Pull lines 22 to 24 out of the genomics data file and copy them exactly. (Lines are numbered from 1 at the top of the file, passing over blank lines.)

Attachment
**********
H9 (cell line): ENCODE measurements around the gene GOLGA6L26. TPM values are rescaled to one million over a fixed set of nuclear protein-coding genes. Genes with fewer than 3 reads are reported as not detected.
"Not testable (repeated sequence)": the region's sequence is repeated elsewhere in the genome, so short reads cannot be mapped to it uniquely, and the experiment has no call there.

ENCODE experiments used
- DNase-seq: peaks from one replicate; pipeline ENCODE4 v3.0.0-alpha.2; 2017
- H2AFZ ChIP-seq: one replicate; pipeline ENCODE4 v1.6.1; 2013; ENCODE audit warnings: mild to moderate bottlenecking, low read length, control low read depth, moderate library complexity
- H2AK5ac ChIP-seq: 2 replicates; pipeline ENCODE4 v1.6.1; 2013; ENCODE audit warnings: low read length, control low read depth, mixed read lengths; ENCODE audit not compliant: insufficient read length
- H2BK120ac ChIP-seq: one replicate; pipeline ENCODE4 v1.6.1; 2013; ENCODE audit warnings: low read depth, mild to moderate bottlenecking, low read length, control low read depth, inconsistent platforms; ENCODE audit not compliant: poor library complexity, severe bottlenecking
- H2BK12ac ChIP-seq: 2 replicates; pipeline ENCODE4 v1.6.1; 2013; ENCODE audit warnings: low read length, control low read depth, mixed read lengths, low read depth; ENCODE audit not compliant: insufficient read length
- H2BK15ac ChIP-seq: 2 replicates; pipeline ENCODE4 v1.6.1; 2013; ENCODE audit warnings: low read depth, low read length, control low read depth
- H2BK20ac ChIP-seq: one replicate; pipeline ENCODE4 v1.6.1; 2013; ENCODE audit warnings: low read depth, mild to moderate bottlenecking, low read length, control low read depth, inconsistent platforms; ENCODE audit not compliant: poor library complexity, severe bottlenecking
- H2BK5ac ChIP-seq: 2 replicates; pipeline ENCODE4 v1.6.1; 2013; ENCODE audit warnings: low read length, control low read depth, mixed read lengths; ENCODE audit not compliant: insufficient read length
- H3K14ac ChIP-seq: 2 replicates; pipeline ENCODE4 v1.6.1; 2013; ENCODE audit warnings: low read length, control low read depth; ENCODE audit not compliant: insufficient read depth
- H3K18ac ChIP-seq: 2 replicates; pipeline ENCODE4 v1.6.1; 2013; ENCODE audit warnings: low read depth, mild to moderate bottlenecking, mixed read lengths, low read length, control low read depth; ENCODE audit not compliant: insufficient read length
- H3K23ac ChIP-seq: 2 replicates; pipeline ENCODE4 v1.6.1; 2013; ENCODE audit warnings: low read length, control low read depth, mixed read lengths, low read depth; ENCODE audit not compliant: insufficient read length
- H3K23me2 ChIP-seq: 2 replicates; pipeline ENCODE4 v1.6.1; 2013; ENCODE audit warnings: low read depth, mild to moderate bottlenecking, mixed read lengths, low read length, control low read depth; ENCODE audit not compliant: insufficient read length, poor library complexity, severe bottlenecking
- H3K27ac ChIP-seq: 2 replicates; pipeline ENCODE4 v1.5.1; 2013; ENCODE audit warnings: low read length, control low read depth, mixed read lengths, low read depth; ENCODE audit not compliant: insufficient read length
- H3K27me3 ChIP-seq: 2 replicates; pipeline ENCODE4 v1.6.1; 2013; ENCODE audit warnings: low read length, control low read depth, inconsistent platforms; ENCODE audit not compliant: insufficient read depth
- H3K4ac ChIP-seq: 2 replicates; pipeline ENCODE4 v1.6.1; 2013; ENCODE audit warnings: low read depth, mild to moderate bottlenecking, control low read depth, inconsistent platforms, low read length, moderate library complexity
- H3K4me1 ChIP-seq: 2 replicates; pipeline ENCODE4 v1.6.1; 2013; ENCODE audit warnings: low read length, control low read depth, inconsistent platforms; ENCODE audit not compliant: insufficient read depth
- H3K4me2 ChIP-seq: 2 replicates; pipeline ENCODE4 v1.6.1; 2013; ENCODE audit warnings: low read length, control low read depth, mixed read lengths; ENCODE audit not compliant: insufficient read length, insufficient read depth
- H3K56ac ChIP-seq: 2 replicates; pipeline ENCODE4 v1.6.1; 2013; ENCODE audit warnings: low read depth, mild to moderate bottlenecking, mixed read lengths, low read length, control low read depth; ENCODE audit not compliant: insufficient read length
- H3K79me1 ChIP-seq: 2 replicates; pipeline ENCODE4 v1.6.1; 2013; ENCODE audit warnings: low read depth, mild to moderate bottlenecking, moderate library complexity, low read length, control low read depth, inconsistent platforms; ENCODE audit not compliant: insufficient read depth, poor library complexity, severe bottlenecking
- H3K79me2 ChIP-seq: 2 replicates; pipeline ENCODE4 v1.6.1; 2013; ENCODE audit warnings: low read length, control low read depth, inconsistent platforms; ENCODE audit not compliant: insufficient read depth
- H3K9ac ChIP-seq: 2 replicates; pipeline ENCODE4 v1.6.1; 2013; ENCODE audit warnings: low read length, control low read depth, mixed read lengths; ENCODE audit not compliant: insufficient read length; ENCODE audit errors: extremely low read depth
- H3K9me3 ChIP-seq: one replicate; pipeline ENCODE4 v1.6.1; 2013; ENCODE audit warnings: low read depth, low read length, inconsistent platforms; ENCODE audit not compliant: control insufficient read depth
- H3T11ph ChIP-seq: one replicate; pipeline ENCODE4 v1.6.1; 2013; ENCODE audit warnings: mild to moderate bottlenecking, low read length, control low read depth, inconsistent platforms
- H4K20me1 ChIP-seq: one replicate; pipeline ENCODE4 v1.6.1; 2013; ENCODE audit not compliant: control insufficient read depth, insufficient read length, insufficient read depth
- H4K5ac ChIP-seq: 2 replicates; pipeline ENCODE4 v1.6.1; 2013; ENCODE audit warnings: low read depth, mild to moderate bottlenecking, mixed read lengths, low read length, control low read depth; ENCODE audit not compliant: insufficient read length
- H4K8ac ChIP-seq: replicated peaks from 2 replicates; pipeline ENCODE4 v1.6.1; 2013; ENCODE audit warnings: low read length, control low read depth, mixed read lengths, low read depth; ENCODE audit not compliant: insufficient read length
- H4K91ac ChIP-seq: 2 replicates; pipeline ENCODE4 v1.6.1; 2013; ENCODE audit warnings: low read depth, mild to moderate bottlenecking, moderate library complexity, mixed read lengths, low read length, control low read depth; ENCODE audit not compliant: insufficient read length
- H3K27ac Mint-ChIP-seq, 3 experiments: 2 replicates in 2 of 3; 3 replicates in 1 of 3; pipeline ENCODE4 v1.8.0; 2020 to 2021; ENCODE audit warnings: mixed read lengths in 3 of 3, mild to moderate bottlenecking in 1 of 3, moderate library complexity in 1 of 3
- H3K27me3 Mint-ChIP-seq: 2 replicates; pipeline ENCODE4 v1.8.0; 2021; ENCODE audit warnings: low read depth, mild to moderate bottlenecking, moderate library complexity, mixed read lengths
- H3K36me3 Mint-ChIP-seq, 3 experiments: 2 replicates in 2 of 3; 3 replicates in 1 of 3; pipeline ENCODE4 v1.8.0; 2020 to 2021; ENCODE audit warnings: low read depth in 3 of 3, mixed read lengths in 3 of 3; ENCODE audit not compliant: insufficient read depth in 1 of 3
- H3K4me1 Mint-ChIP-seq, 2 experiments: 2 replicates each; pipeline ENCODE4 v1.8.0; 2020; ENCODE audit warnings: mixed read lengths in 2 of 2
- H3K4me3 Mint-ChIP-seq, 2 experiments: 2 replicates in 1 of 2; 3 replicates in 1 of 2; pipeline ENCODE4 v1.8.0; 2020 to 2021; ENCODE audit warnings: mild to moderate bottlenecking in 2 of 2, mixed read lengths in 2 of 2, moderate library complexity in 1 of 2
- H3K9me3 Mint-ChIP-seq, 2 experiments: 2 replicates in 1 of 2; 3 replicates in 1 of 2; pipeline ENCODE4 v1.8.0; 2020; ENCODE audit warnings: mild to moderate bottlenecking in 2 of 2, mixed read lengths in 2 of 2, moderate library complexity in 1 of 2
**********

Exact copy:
- H3K79me1 ChIP-seq: 2 replicates; pipeline ENCODE4 v1.6.1; 2013; ENCODE audit warnings: low read depth, mild to moderate bottlenecking, moderate library complexity, low read length, control low read depth, inconsistent platforms; ENCODE audit not compliant: insufficient read depth, poor library complexity, severe bottlenecking
- H3K79me2 ChIP-seq: 2 replicates; pipeline ENCODE4 v1.6.1; 2013; ENCODE audit warnings: low read length, control low read depth, inconsistent platforms; ENCODE audit not compliant: insufficient read depth
- H3K9ac ChIP-seq: 2 replicates; pipeline ENCODE4 v1.6.1; 2013; ENCODE audit warnings: low read length, control low read depth, mixed read lengths; ENCODE audit not compliant: insufficient read length; ENCODE audit errors: extremely low read depth